Undeterred by the setback, we maintained our enthusiasm and began our hike a little earlier than expected. As we trekked on the road and through the deep snowbanks, we finally made it to a fork in the road. A nice man with some sort of indiscernible breed of lapdog asked us where we were headed and told us where we needed to go. We went in the direction he pointed with beaming smiles and light in our eyes.
As it is want to do, the snow got deeper the higher up we went. The banks went from one to two feet deep to several feet deep. We tried walking on top of them only to have our legs sink all the way up to our thighs. We reached the trailhead and could not find the trail that led us up to the lake. Mrs. King, the cleverest of the three, suggested we turn back and try again later in the summer but thoughts of months and months of planning and training, not to mention the sheer amount of cash we spent on this stuff, prevented the rest of the group from agreeing. We picked a lake that was closer and pressed on.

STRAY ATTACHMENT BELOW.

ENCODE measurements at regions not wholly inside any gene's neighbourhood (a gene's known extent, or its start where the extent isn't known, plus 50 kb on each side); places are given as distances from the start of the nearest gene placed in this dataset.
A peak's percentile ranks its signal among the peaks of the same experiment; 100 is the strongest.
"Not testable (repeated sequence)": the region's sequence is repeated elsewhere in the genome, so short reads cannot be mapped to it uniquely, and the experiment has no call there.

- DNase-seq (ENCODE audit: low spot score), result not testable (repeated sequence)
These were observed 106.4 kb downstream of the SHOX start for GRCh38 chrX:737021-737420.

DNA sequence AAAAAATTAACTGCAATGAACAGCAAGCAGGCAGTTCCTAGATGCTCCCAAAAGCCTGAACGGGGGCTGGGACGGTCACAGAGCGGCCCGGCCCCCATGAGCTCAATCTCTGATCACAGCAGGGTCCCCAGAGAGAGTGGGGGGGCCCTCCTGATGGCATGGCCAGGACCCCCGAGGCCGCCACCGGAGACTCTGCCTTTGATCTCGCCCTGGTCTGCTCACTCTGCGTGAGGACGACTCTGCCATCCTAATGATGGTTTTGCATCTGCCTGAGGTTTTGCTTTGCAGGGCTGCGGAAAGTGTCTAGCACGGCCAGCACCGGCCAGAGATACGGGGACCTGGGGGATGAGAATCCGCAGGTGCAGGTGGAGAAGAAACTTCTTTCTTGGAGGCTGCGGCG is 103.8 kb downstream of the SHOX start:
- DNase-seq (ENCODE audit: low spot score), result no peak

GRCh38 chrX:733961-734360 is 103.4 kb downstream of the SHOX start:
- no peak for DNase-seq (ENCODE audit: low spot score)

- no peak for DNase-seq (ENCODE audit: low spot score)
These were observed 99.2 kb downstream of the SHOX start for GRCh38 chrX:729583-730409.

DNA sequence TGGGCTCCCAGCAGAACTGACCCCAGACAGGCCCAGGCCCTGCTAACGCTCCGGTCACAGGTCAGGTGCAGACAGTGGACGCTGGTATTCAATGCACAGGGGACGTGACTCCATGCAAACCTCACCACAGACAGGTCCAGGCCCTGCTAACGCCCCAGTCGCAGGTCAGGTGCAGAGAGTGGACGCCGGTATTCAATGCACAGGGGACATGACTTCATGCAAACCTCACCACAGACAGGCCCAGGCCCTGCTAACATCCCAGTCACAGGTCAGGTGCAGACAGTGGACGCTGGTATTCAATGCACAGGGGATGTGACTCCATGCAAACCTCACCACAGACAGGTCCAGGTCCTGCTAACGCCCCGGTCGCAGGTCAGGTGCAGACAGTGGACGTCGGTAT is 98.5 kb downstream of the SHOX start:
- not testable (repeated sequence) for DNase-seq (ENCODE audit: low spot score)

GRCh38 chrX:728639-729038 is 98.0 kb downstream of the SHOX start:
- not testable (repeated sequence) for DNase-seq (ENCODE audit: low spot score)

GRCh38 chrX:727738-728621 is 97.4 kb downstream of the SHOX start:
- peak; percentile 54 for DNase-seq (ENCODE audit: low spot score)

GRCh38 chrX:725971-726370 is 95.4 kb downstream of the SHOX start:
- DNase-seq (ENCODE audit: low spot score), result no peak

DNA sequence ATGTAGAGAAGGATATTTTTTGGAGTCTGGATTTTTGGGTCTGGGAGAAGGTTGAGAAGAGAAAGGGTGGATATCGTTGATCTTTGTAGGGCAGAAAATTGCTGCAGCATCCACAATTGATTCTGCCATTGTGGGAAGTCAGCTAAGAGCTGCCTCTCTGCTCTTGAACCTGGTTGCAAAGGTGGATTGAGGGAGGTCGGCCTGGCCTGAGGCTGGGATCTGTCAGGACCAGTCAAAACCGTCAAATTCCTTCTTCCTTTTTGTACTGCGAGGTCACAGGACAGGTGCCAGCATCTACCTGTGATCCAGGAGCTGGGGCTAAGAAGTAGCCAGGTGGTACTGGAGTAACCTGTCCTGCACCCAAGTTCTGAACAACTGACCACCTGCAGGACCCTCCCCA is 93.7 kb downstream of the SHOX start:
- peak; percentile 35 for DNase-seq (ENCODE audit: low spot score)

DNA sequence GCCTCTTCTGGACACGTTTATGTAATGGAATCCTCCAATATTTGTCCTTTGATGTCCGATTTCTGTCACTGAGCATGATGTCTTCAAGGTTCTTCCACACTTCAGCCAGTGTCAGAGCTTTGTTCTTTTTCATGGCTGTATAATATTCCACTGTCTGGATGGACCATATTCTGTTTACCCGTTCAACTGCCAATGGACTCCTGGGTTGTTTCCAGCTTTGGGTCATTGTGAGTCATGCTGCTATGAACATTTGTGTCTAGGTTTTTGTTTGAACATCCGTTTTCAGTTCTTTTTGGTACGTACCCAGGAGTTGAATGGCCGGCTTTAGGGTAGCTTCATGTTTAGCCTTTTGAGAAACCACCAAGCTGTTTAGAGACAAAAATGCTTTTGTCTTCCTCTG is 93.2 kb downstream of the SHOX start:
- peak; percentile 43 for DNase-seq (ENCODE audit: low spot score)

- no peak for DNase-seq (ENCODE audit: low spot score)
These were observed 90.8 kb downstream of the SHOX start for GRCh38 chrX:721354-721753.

Less than half a mile up the trail we had chosen was the dirtiest, ugliest, little pond that could have ever been put into existence. In our exhaustion and sopping wet socks, we tried to decide if we should camp here in a clearing surrounded by snow and red ants or trek back down to a campground closer to our beloved new car. After a pretty loud conversation between my wife and I, with Warren awkwardly throwing rocks into the pond pretending that he couldn’t hear us, we decided to slosh back through the snow and make our way to the campground.